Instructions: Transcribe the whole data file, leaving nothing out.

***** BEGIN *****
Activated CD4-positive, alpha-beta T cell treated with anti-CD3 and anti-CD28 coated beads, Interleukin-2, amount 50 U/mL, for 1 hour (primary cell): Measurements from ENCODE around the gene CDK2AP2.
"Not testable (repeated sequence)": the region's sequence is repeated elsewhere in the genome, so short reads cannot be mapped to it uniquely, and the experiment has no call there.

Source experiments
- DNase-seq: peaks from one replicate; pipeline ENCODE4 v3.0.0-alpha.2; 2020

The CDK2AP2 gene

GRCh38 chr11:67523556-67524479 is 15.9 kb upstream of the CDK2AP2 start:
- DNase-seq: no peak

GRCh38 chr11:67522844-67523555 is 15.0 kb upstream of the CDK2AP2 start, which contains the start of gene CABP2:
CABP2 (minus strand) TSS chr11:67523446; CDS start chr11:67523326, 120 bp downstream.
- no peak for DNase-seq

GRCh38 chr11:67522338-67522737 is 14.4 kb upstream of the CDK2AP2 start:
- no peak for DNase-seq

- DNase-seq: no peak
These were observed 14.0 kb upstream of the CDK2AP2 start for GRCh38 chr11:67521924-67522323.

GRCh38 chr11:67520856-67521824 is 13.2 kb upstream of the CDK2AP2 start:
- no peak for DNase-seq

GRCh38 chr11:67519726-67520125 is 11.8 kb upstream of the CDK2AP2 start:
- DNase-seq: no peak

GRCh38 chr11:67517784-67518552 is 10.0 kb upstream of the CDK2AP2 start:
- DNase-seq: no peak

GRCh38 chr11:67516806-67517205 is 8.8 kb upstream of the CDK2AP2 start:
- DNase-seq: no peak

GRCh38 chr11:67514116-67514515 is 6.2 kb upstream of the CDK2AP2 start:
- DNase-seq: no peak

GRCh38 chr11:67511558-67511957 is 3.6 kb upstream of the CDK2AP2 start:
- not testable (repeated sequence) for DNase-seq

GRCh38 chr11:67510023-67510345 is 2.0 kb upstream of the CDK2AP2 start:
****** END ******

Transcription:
Activated CD4-positive, alpha-beta T cell treated with anti-CD3 and anti-CD28 coated beads, Interleukin-2, amount 50 U/mL, for 1 hour (primary cell): Measurements from ENCODE around the gene CDK2AP2.
"Not testable (repeated sequence)": the region's sequence is repeated elsewhere in the genome, so short reads cannot be mapped to it uniquely, and the experiment has no call there.

Source experiments
- DNase-seq: peaks from one replicate; pipeline ENCODE4 v3.0.0-alpha.2; 2020

The CDK2AP2 gene

GRCh38 chr11:67523556-67524479 is 15.9 kb upstream of the CDK2AP2 start:
- DNase-seq: no peak

GRCh38 chr11:67522844-67523555 is 15.0 kb upstream of the CDK2AP2 start, which contains the start of gene CABP2:
CABP2 (minus strand) TSS chr11:67523446; CDS start chr11:67523326, 120 bp downstream.
- no peak for DNase-seq

GRCh38 chr11:67522338-67522737 is 14.4 kb upstream of the CDK2AP2 start:
- no peak for DNase-seq

- DNase-seq: no peak
These were observed 14.0 kb upstream of the CDK2AP2 start for GRCh38 chr11:67521924-67522323.

GRCh38 chr11:67520856-67521824 is 13.2 kb upstream of the CDK2AP2 start:
- no peak for DNase-seq

GRCh38 chr11:67519726-67520125 is 11.8 kb upstream of the CDK2AP2 start:
- DNase-seq: no peak

GRCh38 chr11:67517784-67518552 is 10.0 kb upstream of the CDK2AP2 start:
- DNase-seq: no peak

GRCh38 chr11:67516806-67517205 is 8.8 kb upstream of the CDK2AP2 start:
- DNase-seq: no peak

GRCh38 chr11:67514116-67514515 is 6.2 kb upstream of the CDK2AP2 start:
- DNase-seq: no peak

GRCh38 chr11:67511558-67511957 is 3.6 kb upstream of the CDK2AP2 start:
- not testable (repeated sequence) for DNase-seq

GRCh38 chr11:67510023-67510345 is 2.0 kb upstream of the CDK2AP2 start: